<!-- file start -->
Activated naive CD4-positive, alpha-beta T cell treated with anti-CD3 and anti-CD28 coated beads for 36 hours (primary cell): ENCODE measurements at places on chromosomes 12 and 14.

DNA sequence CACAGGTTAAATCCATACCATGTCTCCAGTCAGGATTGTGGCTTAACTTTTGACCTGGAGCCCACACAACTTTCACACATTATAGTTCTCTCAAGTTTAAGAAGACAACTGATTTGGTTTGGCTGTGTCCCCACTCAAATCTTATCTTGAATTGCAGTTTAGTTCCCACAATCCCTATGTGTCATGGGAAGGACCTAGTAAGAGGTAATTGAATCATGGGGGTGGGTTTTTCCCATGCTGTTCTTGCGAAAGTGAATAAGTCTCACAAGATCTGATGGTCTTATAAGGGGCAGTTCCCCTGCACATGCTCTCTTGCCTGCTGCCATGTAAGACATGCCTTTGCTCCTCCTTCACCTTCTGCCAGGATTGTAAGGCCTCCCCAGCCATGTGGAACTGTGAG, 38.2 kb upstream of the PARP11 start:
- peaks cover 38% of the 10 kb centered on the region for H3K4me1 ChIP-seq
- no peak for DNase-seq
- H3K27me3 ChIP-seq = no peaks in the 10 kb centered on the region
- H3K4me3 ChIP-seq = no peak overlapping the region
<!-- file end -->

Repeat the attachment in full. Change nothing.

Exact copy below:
Activated naive CD4-positive, alpha-beta T cell treated with anti-CD3 and anti-CD28 coated beads for 36 hours (primary cell): ENCODE measurements at places on chromosomes 12 and 14.

DNA sequence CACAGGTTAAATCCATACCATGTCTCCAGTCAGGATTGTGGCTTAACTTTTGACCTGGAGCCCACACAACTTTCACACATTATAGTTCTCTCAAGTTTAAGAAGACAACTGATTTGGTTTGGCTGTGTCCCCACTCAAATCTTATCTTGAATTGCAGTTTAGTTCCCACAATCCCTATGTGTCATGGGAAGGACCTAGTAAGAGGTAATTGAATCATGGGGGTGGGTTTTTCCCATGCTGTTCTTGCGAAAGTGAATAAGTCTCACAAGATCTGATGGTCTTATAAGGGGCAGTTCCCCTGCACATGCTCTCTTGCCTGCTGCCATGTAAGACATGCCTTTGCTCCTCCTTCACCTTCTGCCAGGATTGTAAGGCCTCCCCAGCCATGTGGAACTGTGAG, 38.2 kb upstream of the PARP11 start:
- peaks cover 38% of the 10 kb centered on the region for H3K4me1 ChIP-seq
- no peak for DNase-seq
- H3K27me3 ChIP-seq = no peaks in the 10 kb centered on the region
- H3K4me3 ChIP-seq = no peak overlapping the region